FISHTAIL -- Wealthy isn't an adjective Clifford Bare, a 76-year-old retired U.S. Navy veteran, would use to describe himself.
His monthly income, gathered from Social Security and a state pension, totals $1,233. His wife Norma's monthly Social Security check is $893.
They are not people of means. But, try telling that to the U.S. Department of Veterans Affairs.
Bare is one of about 18,000 veterans in Montana who do not qualify for health care coverage in the VA system. He is, in government speak, a Priority 8 veteran, defined as men and women who make above a certain amount of money and have no service-connected disabilities and therefore are not allowed to enroll in the VA health care program.
Under current restrictions, a veteran with no service-related injuries and with an annual income of $35,577 can be denied VA health benefits. The amount varies by state but it is about $35,000 in Montana.
By all calculations, the Bares' $25,000 annual income falls well below the threshold. But his benefits may now be jeopardized because the cash-strapped couple tapped their savings for about $8,000 to help cover Norma's hospital costs after being treated for cancer and a heart attack.
That single move nudged him above the threshold and apparently disqualified him from receiving health care benefits.
"It's a damn crying shame," said Bare, who served in the Pacific during both the Korean and Vietnam wars.
Citing privacy, the VA declined to comment on Bare's case.
Bare said he has been dealt a double whammy, penalized for tapping into his savings account, and further punished for not being wounded.
"We put in our time," Bare said. "We dodged bullets. Does that make us less than the men who lost a leg?"
Bare relies on five daily life-saving medications and a pacemaker, his third, in his chest to help control abnormal heart rhythms. The VA has helped pay for none of it.
"I gave the Navy the best years of my life," Bare said. "I was faithful to my country. Now, I'm living on borrowed time and I'm being screwed and nobody seems to care -- until now."
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Bare, whose state pension comes from serving 12 years as a Stillwater County Commissioner, is referring to U.S. Sen. Jon Tester, D-Mont., who has called on the U.S. Department of Veterans Affairs to expand health care coverage to include all veterans regardless of income or whether they are wounded. Tester, a member of the Senate Veterans Affairs Committee, has implored VA Secretary Eric Shinseki to immediately return Priority 8 veterans to the health care system.
In 2003, then-VA Secretary Anthony Principi, who worked under President George W. Bush, stopped Priority 8 enrollments. He argued their numbers strained the system and crowded out higher-priority veterans, including those who were wounded and returning from Afghanistan and Iraq.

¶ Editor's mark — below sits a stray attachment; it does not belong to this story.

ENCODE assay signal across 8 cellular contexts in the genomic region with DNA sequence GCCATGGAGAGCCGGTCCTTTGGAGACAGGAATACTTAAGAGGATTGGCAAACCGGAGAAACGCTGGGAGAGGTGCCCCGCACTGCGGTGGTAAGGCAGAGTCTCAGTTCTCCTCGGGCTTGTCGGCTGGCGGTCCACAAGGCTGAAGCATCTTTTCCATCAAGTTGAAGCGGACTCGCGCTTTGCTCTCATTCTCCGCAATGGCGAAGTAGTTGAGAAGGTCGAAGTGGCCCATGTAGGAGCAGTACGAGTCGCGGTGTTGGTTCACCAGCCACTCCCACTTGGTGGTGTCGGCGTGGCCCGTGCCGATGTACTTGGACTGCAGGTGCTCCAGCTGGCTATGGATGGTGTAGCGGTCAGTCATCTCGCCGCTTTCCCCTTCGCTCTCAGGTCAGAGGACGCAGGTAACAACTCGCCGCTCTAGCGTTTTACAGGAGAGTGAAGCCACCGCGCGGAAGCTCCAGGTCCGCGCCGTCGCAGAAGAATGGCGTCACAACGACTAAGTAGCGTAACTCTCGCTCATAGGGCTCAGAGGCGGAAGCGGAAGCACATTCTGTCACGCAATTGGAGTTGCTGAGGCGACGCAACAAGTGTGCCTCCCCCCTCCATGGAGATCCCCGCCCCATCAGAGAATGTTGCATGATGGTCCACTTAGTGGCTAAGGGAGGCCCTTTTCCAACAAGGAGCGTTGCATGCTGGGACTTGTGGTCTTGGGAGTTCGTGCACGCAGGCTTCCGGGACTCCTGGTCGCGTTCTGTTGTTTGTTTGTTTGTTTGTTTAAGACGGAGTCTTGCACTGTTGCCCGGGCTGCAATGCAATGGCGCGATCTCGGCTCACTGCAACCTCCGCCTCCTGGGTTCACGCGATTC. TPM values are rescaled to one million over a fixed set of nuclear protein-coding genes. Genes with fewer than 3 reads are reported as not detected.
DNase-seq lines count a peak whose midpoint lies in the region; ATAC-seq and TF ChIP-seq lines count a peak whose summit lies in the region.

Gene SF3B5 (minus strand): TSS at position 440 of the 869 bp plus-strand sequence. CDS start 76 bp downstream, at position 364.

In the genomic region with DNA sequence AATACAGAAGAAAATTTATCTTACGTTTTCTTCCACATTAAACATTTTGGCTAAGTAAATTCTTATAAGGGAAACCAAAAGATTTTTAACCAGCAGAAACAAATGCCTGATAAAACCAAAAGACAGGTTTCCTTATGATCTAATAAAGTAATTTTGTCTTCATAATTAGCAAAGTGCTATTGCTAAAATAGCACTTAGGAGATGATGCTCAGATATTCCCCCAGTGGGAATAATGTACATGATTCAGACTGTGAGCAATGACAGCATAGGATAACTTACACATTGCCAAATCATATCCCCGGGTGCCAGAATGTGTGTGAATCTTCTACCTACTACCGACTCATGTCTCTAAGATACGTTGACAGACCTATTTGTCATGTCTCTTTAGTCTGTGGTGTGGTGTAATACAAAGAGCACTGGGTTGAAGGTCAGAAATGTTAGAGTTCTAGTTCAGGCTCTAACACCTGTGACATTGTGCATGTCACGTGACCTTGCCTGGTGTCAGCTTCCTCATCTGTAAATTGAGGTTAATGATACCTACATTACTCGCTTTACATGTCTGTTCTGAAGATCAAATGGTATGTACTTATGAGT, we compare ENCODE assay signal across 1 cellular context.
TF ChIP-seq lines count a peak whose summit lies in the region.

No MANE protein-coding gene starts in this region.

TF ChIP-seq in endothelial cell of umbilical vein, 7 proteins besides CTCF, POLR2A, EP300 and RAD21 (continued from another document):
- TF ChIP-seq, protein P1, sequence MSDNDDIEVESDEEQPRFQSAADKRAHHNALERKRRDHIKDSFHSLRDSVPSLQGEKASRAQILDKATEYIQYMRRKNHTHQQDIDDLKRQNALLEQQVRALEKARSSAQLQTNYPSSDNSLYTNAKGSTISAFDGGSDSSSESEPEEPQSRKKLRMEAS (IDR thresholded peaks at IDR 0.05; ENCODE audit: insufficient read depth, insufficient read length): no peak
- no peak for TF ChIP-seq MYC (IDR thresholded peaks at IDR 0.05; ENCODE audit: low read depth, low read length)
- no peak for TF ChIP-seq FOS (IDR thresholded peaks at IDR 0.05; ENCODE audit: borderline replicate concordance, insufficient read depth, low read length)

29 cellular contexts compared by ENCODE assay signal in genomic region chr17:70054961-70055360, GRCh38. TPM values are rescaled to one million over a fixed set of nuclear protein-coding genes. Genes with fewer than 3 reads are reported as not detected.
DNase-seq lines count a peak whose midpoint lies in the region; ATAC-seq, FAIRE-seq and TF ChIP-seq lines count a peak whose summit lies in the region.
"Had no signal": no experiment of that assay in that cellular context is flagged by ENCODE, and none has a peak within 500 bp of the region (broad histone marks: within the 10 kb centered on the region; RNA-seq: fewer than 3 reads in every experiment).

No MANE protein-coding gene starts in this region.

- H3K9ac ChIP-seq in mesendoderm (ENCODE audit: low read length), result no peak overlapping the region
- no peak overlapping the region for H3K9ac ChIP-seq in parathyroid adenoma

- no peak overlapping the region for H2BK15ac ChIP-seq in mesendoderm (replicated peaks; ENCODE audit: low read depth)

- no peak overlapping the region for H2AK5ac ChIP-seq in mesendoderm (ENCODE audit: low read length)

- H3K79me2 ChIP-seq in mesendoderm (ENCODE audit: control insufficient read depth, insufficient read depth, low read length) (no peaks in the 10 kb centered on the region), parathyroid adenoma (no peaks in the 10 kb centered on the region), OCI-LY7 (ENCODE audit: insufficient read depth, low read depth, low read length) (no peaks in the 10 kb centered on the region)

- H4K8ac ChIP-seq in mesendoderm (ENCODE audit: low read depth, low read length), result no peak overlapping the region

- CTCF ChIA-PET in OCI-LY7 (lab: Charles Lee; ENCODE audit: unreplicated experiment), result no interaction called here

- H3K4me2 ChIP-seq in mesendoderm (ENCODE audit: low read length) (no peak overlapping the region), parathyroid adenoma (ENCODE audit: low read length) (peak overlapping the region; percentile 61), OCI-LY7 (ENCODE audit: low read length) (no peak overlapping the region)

During the first six months of this year, nearly 47,000 veterans applied for VA enrollment but were denied health care due to income.
Bare contacted The Billings Gazette after reading that Tester was working to restore Priority 8 veterans' health care benefits. While Bare said he admires Tester's effort, he fears the senator is "shoveling against the wind."
Tester isn't convinced. Thousands have already been let back in.
In 2009, as President Barack Obama took office, Congress provided the VA with enough money to begin enrolling some Priority 8 veterans, and the expansion began. The VA announced that up to 266,000 veterans with no service-connected health conditions would be allowed to enroll in VA health care. Those who enrolled earned less than $35,000 annually. Nearly 12,000 of the 30,000 eligible Priority 8 veterans in Montana were enrolled at that time.
Moreover, Tester has amassed a successful resume in securing benefits for veterans, which bodes well for Bare and others.
During Tester's tenure in the Senate, Montana has received six new VA clinics in Lewistown, Havre, Hamilton, Libby, Cut Bank and Plentywood. Two VA Vet Centers in Great Falls and Kalispell also opened this year.
In February, the U.S. Department of Veteran Affairs approved doubling the size of the Billings VA Clinic.
Montana has also received additional resources, including transportation vans and housing vouchers, for veterans. At Tester's invitation, Shinseki made his first visit to Montana in July.
"That didn't happen on its own and it sure wasn't happening before I came to Congress," Tester said. "That happened because I listened to veterans in Montana and we worked together to get it done."
Tester stopped short of saying he's optimistic about enrolling more Priority 8 veterans, saying he's not a betting man. He said there are difficult decisions to make as Congress reduces debt and cuts spending in the months and years ahead.
"But I make my decisions and pick my battles based on the priorities that are right for Montana," Tester said. "And I just don't believe in backpedaling on our commitment to veterans. Federal budgets should reflect our priorities, which is why I sent my letter to Secretary Shinseki asking him to prioritize Priority 8s in his budget."